Avenue Q

by Andrew Clark

EDGE Media Network Contributor

Monday July 15, 2013

’Avenue Q’ rocks Philly
’Avenue Q’ rocks Philly  

One of Philadelphia's newer theatre companies, Mazeppa Productions, made a splash last year with an incredible production of the critically acclaimed "Spring Awakening," bringing a fresh and enjoyable view to a recent musical. This year, they similarly tried their hand at the endlessly entertaining and surprisingly heartfelt puppet musical, "Avenue Q."

An out of left field hit almost 10 years ago in the same year as megahits like "Wicked" and "Caroline, or Change," "Avenue Q" went on to come out on top at the Tony awards to win Best Musical in 2004. While I have always enjoyed the music of the show, it took seeing Mazeppa's charming production to fully understand its acclaim. It is a show that seamlessly mixes emotion, comedy, music and a sometimes unnerving relatability to create a perfect night of theater.

The show is cast with a mix of puppets and humans, but this isn't Sesame Street as you remember it. With song topics ranging from racism, a broken heart, life goals and a certain character's decision to go commando, each of the characters reflects more of an everyday person rather than an idealistic puppet. It is also a theatre company's dream. The show is so tightly written and dynamic in its approach to theatre that it practically produces itself.

This is not to say that it doesn't need an able-bodied cast and most importantly chemistry between them. Sure the jokes are hilarious and the songs engaging, but with a flat cast it would have been infuriating to hear them ruin a good show. Luckily, Mazeppa's cast was blindingly synchronized and entertaining.

It is a show that seamlessly mixes emotion, comedy, music, and a sometimes unnerving relatability to create a perfect night of theatre.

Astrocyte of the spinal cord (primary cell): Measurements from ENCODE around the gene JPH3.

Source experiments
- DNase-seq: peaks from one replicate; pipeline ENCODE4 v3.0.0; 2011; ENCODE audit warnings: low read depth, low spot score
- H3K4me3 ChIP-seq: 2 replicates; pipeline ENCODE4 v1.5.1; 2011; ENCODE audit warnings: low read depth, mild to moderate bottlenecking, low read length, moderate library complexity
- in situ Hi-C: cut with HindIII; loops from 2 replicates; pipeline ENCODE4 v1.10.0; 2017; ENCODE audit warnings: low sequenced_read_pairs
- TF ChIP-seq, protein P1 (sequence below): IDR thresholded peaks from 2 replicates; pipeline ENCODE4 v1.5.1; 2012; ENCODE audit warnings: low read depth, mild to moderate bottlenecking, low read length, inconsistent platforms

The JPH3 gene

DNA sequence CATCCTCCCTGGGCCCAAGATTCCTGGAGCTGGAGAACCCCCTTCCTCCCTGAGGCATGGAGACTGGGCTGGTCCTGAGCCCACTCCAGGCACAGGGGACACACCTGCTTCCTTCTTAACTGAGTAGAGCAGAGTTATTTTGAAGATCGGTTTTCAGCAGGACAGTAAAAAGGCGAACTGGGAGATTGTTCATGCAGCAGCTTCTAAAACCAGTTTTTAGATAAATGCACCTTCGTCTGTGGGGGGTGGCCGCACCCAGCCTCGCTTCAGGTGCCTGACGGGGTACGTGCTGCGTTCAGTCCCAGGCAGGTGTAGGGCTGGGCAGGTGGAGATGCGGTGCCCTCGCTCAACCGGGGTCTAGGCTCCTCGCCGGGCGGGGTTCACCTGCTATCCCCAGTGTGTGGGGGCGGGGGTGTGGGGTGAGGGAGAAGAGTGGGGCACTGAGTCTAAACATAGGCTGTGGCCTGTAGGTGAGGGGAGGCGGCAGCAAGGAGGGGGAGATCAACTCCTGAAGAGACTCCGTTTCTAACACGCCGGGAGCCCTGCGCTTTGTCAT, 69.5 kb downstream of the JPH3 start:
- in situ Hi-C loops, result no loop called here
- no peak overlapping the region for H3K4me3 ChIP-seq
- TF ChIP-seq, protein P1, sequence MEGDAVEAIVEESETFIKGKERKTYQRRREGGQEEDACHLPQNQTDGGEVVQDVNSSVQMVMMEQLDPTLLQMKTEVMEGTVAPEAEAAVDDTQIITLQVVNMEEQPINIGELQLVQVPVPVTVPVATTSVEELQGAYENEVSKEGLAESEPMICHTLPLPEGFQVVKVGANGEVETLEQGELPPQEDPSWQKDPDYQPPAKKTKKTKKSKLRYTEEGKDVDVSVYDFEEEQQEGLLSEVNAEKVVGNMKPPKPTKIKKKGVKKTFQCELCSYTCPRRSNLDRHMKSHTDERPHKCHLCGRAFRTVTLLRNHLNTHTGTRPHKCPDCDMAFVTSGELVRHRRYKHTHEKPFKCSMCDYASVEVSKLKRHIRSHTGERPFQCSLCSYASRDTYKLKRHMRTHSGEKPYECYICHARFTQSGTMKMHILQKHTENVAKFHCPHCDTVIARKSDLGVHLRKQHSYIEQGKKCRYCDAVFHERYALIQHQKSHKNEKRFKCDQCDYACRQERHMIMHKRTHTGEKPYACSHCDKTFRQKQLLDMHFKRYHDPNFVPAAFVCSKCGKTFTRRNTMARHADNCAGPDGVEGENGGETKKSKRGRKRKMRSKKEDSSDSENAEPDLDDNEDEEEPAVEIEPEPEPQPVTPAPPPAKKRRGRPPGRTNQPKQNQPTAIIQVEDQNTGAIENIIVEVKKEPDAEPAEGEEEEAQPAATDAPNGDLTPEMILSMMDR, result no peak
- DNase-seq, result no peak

It is no small feat to be both puppet and human convincingly, but the actors were so at home with their sometimes multiple roles that it was easy to focus solely on the material. This was important considering how constantly busy the staging of such a musical is.

Of particular note was an emotionally connected Angela Leone as Kate Monster and the non-stop entertaining antics of Sam Nagel as Nicky, Trekkie Monster, and one of the hilarious Bad Idea Bears.

"Avenue Q" is the type of show that could be easy to dismiss based on its inclusion of slapstick comedy and puppets to achieve its message, but that would be a grave mistake. Its simplistic and in some ways innocent approach to discussing relationships, finding one's life purpose, comfort with one's sexuality and how to value the people in your life are as poignant and important as any other show you are likely to see.

And yet, even during its heavier moments it is never preachy or self-satisfied. It truly feels like the characters are your friends and trying to figure things out the same way you are. In a world full of tragic love stories or an agenda pushing theatre, "Avenue Q" continues to be a breath of fresh air and even fresher perspective. Luckily, Mazeppa Productions have succeeded in bringing all of that to its production for Philadelphia to experience.

"Avenue Q" runs through July 27 at the Christ Church Neighborhood House, 20 N. American St, in Philadelphia. For tickets or information, call 267-559-9602 or visit http://www.mazeppaproductions.org/